Tracheal esophageal fistula and esophageal atresia
What is TEF/EA?
The trachea is the windpipe and goes to the lungs. The esophagus is the "food pipe" and goes to the stomach. They run side-by-side through the neck and upper chest. Normally the trachea and the esophagus are not connected in any way. Very early in the development of a fetus a single tube will divide to form the esophagus and the trachea. For an unknown reason, sometimes the wall does not form properly and a tracheal esophageal fistula and/or esophageal atresia may be the result.
A fistula is an abnormal connection and atresia means a blockage. An esophageal atresia is a blockage in the esophagus, which can occur with or without a fistula. There are a variety of ways the esophagus and trachea can be connected with a fistula.
The five most common variations of a TEF are:
- A middle section of the esophagus is missing and the windpipe is connected to the lower end of the esophagus with a fistula; this is the most common type and accounts for 86 percent of cases.
- An absence of a portion of the esophagus with no fistula to the trachea; neither end is connected to the windpipe; this is more rare accounting for 8 percent and is a true esophageal atresia (with no fistula).
- The esophagus is complete (but may have a portion that is too narrow) with a fistula to the trachea; this is an H-type and accounts for 4 percent of cases.
- A middle section of the esophagus is missing and there is a fistula to the trachea from the upper portion of the esophagus; This accounts for 1 percent of cases.
- An absence of a portion of the esophagus with fistula connections to the trachea from both the upper and lower portions of the esophagus; this accounts for 1 percent of cases.
TEF/EA is one of the most common gastrointestinal birth defects. It has a slightly higher incidence in males than females. The incidence rate of TEF/EA is approximately 1 in 4,000 live births. Of the babies born with TEF/EA, approximately 50 percent will have an associated birth defect. The most commonly associated birth defect is cardiac, seen in about 25 percent of these patients. Atrial and ventricular septal defects are the most common cardiac disorders seen. We do not know the cause of TEF/EA but it is thought to occur around the fourth week of pregnancy as the various systems are developing. We know it is not due to anything the mother did or did not do during pregnancy.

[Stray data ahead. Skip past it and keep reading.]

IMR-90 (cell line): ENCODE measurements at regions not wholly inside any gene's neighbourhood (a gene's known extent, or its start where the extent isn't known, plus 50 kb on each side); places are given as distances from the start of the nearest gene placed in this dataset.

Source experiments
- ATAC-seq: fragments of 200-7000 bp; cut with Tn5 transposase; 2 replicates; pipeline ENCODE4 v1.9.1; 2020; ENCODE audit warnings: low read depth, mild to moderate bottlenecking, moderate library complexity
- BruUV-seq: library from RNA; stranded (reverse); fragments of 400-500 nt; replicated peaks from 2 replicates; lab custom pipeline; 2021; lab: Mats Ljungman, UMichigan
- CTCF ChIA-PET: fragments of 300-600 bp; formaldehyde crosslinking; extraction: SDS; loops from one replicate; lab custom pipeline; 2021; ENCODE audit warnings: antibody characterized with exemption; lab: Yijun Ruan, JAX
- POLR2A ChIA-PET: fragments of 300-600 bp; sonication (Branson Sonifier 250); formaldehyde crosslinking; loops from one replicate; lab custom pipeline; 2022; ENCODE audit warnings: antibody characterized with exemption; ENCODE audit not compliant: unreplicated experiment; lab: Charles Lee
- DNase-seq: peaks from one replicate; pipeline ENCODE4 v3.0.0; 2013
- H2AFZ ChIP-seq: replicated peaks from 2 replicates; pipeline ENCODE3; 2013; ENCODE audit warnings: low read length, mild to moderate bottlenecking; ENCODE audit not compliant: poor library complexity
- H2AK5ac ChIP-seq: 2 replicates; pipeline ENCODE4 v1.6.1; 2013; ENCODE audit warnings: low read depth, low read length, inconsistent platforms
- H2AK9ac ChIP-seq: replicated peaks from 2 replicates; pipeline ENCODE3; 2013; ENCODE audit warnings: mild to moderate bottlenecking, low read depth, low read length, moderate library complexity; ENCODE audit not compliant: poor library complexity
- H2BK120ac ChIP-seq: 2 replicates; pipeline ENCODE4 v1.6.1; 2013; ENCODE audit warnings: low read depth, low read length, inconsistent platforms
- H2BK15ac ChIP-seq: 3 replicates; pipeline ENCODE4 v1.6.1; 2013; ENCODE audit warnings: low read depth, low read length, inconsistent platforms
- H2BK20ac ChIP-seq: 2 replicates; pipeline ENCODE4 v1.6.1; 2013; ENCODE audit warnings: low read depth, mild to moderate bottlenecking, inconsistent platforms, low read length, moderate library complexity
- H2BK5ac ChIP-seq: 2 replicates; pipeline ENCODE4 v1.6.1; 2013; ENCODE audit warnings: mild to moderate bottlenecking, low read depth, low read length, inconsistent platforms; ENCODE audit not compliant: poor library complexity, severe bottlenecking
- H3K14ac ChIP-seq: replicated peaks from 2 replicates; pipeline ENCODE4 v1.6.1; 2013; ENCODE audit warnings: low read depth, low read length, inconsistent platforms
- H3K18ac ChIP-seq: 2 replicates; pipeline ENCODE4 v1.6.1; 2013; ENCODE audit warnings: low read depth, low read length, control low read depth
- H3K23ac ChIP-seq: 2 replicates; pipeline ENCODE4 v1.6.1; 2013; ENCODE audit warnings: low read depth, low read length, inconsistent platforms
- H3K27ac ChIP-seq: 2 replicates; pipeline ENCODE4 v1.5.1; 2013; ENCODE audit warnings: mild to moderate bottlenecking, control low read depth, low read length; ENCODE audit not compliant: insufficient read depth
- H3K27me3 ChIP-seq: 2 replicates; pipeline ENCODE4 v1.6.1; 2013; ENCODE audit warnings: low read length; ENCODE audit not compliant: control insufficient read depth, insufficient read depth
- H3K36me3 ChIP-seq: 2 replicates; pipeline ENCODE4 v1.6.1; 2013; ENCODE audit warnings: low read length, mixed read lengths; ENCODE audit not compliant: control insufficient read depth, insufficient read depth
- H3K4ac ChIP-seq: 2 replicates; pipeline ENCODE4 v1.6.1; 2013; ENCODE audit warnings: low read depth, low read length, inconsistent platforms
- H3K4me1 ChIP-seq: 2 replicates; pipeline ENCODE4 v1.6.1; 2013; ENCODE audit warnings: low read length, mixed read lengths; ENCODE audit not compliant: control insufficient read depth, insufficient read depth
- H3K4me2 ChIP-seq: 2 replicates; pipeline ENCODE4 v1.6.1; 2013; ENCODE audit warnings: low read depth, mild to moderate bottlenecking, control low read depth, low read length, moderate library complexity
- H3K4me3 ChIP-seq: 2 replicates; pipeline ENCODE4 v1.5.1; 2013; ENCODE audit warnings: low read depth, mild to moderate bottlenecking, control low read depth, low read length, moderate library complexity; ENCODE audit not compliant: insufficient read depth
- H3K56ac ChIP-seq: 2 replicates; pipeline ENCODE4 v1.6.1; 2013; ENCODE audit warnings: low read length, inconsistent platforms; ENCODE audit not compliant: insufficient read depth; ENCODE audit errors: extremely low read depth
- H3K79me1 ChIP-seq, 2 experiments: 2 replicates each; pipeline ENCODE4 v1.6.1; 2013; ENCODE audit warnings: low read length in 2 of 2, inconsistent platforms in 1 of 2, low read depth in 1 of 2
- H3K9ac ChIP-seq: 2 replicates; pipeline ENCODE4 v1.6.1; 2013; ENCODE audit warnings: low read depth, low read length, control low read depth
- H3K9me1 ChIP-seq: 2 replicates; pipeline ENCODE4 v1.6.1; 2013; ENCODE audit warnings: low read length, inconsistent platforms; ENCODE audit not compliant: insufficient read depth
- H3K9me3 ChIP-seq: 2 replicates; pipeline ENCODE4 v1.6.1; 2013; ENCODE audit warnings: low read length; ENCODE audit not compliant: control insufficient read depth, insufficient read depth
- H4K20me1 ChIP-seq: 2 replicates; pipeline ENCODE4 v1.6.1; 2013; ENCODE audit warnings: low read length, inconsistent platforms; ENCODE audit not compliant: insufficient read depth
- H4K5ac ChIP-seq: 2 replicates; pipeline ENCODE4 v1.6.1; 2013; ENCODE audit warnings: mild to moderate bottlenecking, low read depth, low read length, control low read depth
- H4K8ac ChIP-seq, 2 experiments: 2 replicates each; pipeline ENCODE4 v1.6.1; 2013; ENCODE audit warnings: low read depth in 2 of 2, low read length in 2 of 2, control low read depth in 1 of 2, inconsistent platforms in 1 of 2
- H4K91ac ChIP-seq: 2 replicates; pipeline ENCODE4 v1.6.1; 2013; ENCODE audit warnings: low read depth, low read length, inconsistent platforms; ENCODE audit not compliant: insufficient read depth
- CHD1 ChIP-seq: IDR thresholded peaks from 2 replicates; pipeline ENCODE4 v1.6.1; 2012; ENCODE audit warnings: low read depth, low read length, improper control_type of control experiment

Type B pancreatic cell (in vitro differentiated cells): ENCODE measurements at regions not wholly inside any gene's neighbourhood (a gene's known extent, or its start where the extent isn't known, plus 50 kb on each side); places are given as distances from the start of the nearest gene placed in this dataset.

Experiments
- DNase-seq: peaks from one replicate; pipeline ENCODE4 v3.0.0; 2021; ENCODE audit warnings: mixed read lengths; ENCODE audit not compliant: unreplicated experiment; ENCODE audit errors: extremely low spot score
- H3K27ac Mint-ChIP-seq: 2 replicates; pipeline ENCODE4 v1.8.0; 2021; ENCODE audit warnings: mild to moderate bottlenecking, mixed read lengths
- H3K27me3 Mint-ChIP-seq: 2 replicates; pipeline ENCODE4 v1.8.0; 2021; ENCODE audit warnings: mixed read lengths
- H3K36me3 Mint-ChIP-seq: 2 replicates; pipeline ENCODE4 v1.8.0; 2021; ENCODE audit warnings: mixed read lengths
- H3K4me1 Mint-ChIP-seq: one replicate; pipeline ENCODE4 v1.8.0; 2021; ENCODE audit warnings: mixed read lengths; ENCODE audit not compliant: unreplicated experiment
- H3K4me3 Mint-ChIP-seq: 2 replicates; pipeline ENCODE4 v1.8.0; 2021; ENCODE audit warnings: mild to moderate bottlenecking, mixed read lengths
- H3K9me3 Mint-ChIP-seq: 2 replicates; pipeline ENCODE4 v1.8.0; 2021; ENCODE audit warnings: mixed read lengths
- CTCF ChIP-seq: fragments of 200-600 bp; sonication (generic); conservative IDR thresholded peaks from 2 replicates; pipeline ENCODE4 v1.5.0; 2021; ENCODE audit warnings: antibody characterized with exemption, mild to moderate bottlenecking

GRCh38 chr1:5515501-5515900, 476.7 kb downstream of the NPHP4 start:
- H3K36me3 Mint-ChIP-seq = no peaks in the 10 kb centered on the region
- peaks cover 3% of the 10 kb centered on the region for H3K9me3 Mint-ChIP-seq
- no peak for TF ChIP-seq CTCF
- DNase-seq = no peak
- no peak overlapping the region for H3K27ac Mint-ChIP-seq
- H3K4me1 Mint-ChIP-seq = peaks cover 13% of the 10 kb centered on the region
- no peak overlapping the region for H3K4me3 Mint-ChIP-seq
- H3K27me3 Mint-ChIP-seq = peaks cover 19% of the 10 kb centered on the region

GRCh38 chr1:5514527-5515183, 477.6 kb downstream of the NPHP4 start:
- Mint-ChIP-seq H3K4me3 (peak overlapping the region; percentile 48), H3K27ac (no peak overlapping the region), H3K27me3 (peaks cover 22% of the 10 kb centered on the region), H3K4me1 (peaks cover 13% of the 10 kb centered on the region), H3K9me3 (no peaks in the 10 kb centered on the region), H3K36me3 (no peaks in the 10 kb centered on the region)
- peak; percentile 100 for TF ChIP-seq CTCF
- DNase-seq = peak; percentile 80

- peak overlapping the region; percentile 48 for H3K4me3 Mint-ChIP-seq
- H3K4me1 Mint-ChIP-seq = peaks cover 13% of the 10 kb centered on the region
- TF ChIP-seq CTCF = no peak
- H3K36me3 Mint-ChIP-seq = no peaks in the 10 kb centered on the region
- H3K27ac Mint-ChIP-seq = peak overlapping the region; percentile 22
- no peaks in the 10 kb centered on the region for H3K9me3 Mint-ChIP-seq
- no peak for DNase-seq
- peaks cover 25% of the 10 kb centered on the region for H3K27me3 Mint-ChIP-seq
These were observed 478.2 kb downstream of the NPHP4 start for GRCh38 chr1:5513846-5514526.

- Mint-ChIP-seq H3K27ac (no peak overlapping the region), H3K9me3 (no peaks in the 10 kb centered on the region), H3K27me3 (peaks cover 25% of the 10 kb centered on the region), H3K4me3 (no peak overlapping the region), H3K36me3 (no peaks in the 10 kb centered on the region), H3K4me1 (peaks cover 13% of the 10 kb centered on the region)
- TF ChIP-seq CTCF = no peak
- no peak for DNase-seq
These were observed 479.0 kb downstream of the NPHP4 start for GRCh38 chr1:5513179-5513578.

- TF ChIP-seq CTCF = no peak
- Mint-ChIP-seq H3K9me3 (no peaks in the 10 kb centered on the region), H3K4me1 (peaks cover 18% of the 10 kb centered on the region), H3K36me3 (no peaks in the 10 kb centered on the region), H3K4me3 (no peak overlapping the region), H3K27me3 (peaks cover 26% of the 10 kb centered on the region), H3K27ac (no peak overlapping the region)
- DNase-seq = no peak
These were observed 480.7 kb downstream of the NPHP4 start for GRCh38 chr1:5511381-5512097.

Occasionally there will be a clustering of birth defects along with the TEF/EA, but no genetic association has been found. The acronym VACTERL is used to describe this combination of birth defects. Each letter of the acronym stands for a type of anomaly:
- Vertebral anomalies
- Anus, imperforate
- Tracheo-Esophageal fistula or atresia
- Renal anomalies
- Limb anomalies (radial dysplasia)
Prenatal Diagnosis of TEF/EA:
Sometimes a TEF/EA will be diagnosed or strongly suspected before birth through routine ultrasound. The inability to see a stomach and maternal polyhydramnios during an ultrasound are suspicious findings that may indicate TEF/EA. Normally, a baby in the womb will swallow and breathe in the amniotic fluid. If the fistula is so narrow or restrictied in flow that it does not allow for this, the amniotic fluid will build up. This excessive amount of amniotic fluid is called polyhydramnios. No stomach is seen because the baby is not swallowing amniotic fluid and the stomach is empty. If there is a large fistula however, a stomach bubble might be seen and the diagnosis may be missed.
A more accurate means to diagnose a TEF/EA is to see an enlarged proximal or upper pouch. With this picture, the esophageal closure is seen and a more definitive diagnosis is made.
Your obstetrician will likely refer you to a specialist that handles high-risk pregnancies. These doctors are called perinatologists. With either of the above findings, a targeted ultrasound is needed to look at all of the baby's systems because of the high incidence of associated anomalies.